> Hm... how could that work though? Without knowing at least one "secret"
> about the user besides their password, how can you autogenerate a hint
> that will make sense to them (when they've forgotten their password),
> but not make just as much sense to anyone else?

It is a hint that helps you remember your password, not a
challenge/response pair to use instead of your password.
Anyway, I don't think generated hints are very high on the priority list
- it was just an idea that came up during discussion.

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Old 05-23-2008, 09:19 AM
Matej Cepl
 
Default A new user management tool

On 2008-05-22, 18:32 GMT, Steven Garrity wrote:
> Matthias Clasen wrote:
>> Comments are welcome. Please note the section on target audience and use
>> cases.
>
> Perhaps a note with the Short Name field on the "Create a new user"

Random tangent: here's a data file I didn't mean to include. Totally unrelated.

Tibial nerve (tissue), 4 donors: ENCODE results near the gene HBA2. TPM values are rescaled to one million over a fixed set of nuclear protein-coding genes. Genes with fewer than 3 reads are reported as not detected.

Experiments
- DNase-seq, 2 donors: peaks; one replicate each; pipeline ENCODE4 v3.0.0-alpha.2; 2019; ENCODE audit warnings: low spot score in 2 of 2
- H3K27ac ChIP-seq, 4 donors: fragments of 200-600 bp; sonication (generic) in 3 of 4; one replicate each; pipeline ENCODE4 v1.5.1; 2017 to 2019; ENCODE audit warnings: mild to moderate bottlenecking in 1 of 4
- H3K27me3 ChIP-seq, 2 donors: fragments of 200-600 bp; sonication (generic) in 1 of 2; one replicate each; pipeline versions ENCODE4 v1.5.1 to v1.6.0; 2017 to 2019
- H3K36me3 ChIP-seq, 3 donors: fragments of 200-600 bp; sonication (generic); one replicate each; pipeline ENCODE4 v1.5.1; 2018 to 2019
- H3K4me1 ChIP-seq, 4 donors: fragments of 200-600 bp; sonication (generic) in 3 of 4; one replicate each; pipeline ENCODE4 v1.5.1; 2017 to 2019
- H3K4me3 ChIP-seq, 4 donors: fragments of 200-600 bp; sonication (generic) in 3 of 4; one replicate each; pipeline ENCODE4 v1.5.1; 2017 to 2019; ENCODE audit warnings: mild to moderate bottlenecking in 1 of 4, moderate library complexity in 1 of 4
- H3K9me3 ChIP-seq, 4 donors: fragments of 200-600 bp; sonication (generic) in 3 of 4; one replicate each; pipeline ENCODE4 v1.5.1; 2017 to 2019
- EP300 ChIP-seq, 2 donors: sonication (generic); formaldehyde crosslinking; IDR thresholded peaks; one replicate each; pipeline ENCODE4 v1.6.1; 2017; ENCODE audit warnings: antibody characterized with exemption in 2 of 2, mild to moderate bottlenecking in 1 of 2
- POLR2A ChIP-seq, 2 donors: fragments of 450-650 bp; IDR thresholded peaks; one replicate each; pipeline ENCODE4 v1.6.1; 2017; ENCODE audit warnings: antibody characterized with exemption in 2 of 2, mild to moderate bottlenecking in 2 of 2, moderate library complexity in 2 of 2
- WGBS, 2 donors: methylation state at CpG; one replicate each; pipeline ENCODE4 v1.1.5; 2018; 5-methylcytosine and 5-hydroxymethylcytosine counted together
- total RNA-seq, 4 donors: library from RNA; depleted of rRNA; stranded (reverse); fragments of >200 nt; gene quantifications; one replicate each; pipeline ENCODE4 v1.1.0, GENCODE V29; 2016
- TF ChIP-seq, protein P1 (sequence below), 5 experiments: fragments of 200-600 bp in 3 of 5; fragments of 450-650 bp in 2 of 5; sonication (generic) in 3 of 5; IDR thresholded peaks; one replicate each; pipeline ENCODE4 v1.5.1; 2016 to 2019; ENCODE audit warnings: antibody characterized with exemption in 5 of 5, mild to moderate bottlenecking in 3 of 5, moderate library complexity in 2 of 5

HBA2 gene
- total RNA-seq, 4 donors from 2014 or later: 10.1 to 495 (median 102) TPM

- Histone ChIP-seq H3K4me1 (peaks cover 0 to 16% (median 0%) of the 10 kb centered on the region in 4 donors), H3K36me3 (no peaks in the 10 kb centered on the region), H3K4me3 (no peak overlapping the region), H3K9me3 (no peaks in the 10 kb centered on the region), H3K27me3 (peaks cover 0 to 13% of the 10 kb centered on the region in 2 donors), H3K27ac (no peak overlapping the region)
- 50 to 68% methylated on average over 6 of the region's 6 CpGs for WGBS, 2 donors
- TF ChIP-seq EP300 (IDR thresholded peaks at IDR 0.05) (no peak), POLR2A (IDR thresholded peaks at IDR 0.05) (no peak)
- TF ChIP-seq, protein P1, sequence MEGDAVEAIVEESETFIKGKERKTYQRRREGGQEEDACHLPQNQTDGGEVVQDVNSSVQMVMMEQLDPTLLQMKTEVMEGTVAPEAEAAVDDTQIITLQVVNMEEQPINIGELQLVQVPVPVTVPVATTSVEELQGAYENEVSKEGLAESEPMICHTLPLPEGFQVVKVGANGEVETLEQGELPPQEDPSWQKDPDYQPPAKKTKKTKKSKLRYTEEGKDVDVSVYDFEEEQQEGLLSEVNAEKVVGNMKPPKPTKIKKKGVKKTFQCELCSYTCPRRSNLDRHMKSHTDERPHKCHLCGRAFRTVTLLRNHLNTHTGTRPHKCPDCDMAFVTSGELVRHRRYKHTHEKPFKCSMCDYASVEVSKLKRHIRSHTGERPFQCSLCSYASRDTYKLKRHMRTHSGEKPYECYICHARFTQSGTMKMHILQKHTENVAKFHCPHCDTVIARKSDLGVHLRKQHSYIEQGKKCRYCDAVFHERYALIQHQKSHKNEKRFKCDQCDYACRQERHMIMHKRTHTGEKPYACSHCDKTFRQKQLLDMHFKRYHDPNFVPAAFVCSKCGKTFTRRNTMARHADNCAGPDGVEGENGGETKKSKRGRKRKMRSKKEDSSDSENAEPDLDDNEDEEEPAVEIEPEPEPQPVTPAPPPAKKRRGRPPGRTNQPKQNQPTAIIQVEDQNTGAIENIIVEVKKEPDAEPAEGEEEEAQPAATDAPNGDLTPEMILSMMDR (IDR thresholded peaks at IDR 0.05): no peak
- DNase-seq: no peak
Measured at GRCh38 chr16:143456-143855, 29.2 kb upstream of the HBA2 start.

> dialog explaining the basic limitations (no spaces, special chars, etc.)

Could we just call it "Login name"? This sounds really like a bad
macintoshism to me -- generating nonsensical name just for sake
of not sounding like a computerese -- even the Aunt Tillie these
days knows what login name is, and this duo "Name/Short Name" is
guaranteed to confuse everybody.

Matěj

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Old 05-23-2008, 10:23 AM
Nils Philippsen
 
Default A new user management tool

On Thu, 2008-05-22 at 13:59 -0400, Matthias Clasen wrote:
> We (Jon McCann and myself, with some input from others) have been